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Have You Ever Wondered Why Beef Prices Are High?

Though it is no doubt differences in other countries, here in the US, beef prices used to be lower than pork prices and far lower than they are now. Ground beef, in particular, used to be between $.99 and $1.99 per pound. That was only a few years ago, too. Now, our local prices for ground beef are normally $3.99 to $4.29 per pound. Steak is far more expensive, often around $8 to $10 per pound and as high as $17 per pound, depending on the cut of steak. Why is beef so expensive?

There really is a reason and it has nothing to do with ‘mad cow disease‘ that has plagued many other countries. It should be pointed out that the US is still the world leader in the production of beef and it has been an important industry since the mid-1800’s. A huge amount of beef is exported every year. Much of the western US was originally used for raising beef and many cities owe their existence to the beef cattle that were shipped from there. For some states, like Montana and Texas, beef is one of the biggest exports in the state.

The actual culprit in the high price of beef is the government’s drive for producing ethanol as an alternative fuel. You see, corn and grain can be used to make ethanol, so the government subsidized ethanol manufacture. Because of this, the price of corn and grain skyrocketed. Cattle are normally fed a lot of grain, corn and corn cobs, especially in the winter, but the price was so high that ranchers found themselves unable to purchase the needed grain because the government was buying it all.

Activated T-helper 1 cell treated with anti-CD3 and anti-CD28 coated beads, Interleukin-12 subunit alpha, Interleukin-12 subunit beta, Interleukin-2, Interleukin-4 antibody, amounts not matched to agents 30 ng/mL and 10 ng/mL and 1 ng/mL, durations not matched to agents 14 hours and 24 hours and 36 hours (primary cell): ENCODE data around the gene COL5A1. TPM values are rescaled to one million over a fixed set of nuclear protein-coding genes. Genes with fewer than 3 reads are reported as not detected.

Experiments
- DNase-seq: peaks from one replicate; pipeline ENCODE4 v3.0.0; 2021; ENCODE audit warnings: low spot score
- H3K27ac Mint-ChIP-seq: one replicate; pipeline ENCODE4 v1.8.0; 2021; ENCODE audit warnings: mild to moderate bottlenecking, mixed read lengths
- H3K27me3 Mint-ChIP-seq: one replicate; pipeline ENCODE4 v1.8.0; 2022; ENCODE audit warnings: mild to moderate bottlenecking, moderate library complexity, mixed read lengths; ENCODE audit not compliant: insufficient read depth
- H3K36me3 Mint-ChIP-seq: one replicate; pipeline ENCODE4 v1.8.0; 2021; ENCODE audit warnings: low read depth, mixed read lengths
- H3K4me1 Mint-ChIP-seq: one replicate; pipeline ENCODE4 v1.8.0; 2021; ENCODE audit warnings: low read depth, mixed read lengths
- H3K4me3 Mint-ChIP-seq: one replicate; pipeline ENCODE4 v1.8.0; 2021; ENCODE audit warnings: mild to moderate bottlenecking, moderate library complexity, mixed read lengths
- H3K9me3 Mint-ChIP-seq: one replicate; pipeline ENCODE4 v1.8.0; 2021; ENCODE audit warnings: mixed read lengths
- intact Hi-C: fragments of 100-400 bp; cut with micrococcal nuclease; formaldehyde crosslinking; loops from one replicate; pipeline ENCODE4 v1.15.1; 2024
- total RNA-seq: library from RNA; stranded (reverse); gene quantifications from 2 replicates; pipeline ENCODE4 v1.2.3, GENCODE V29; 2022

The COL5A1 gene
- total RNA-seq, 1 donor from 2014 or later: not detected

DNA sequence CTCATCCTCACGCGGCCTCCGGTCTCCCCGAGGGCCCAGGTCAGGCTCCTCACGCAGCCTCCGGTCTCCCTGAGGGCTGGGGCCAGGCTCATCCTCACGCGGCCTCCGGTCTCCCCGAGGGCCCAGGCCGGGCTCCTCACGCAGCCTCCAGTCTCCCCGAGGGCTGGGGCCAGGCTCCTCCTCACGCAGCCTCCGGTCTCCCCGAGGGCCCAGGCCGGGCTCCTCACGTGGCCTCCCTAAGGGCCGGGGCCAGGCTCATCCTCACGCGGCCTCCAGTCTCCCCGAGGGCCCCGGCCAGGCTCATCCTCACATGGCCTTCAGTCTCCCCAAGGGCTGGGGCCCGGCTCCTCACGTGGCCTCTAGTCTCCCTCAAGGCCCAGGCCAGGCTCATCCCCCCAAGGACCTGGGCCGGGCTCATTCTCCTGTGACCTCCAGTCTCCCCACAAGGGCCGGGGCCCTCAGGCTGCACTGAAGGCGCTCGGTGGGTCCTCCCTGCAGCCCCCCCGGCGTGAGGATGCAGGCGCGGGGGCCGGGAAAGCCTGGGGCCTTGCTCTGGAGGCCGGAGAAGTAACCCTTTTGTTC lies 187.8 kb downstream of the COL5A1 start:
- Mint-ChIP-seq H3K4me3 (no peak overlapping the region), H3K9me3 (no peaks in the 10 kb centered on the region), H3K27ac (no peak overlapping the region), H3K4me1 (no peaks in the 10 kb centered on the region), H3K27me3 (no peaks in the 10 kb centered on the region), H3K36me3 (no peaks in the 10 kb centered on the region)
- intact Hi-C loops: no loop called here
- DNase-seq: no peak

The per pound price of beef went up and it might have stabilized, except for two things. First, there were two years (2011 and 2013) that was far colder and shorter than normal. Many crops failed and even hay crops weren’t as successful as normal. Second, many farmers switched to grains that were more in demand for ethanol production. Those grains aren’t used as much by cattle ranchers. In recent years, the price of hay has still been high because of natural disasters. For example, in 2015 and 2016, many thousands of tons of hay were sent from Montana to hard-hit areas in the US, such as California, Nevada, and Texas. This means that there is less hay available for cattle herds in Montana.

The result is that in just a few years, the cost of feed for ranchers tripled or quadrupled. Making it even worse, the winter of 2013 started early and severely. With the cost of feed so high, many ranchers had little choice except to drastically ‘thin’ their herds. In some cases, herds were cut by more than 75%. The price of beef dropped like a rock because there was so much of it on the market.

Conditions were better in 2014 and since then, and grain prices came down a little. The price of beef didn’t. This is because it takes years to build up cattle herds. A cow can only have one or rarely two calves every two years. The herds that were cut in half or three-quarters haven’t really even begun to recover, even now.